AKASO V50 Pro Native 4K 30fps 20 MP Camera ($120)

Now we’re getting into the more expensive budget action cams. The AKASO V50 action camera costs $120, but it’s loaded with features that rival expensive cameras like the GoPro. Like other action cams, the ASAKO V50 is water-resistant to a depth of 90 feet. It comes with two 1100 mAh batteries, and a bunch of mounting equipment that can fit most cameras, even GoPros.

Unlike other budget action cams, the ASAKO V50 is fitted with a small touch screen, so you can quickly review video on the go. It has a 20 MP camera that shoots 4K video at 30 FPS, and it has built-in image stabilization software, so your video won’t be too shaky. It has a 170-degree lens that can be adjusted to any viewing angle, and a remote control for hands-free control.

Refurbished GoPro HERO5 4K 12 MP Camera ($180)

Yeah, GoPro is still the king of action cams. You can get a refurbished GoPro HERO5 for just $180. The HERO5 is a great little camera, but it surprisingly lacks some of the features of the other budget action cams that we’ve looked at.

It’s only water-resistant to a depth of 30 feet (but it doesn’t require a protective case to achieve that),  it comes with mounting hardware but only one battery, and it doesn’t come with a remote. It can shoot 4K video at 30FPS, and it has a wide angle lens, but it only has a 12 MP camera.

The defining feature of the GoPro HERO5 is the ability to preview and trim video on the spot. When you want to film something specific for a sporty montage or a Youtube video, it blows the other budget action cams out of the water.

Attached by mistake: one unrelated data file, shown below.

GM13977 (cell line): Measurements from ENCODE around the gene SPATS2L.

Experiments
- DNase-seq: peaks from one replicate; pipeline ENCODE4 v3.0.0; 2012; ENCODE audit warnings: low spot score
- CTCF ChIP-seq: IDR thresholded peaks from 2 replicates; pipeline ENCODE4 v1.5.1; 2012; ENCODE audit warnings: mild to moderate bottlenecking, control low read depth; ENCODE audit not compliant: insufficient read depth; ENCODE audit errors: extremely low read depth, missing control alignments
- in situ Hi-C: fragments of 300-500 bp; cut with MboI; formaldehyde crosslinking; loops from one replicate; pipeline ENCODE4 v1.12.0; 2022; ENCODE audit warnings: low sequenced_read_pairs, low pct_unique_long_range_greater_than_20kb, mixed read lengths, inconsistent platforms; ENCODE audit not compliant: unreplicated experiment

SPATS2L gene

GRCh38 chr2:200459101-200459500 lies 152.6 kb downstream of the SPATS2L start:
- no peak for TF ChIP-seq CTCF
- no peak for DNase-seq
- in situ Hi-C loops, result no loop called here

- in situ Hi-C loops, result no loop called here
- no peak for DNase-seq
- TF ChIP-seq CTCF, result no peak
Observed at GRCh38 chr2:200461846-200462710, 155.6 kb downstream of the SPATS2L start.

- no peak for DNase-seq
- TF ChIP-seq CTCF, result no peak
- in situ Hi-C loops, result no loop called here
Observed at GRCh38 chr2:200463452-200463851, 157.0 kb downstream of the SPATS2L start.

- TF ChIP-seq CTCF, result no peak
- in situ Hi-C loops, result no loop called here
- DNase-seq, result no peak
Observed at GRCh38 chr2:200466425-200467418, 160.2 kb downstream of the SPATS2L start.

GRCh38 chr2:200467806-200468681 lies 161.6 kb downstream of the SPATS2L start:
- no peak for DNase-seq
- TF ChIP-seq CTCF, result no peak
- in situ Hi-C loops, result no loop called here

GoPro HERO7 White 1080p 10 MP ($190)

If you aren’t into refurbished cameras, but you still want a GoPro, then you could always buy the GoPro HERO7 White. It’s the budget edition of GoPro’s new HERO7 cameras. While it may not be as powerful as the refurbished HERO5, it’s a neat little camera with some modern features.

The HERO7 White has a 10 MP camera with image stabilization features (by not the premium HyperSmooth stabilization found on the top-tier HERO7 Black), and it shoots video in 1080p. It’s waterproof to a depth of 33 feet, and although it doesn’t come with a remote, it is packed with voice control and Bluetooth features. If anything, these voice control features make the GoPro HERO7 White infinitely more hands-free than most budget action cams.

The HERO7 White can also be controlled by a touch screen. Unlike most budget action cams, the HERO7’s touch screen is quick and responsive, and it has built-in zoom control features that are easy to control, kind of like a cellphone camera. Among GoPro fans, the HERO7 has been trashed a bit because of its limitations (compared to the top offerings from GoPro) but for a budget shopper who wants the polish of newer GoPro designs and user interfaces without shelling out $400 for a top-of-the-line model, it’s pretty tempting.

Andrew Heinzman Andrew Heinzman
Andrew is a writer for Review Geek and its sister site, How-To Geek. Like a jack-of-all-trades, he handles the writing and image editing for a mess of tech news articles, daily deals, product reviews, and complicated explainers. Read Full Bio »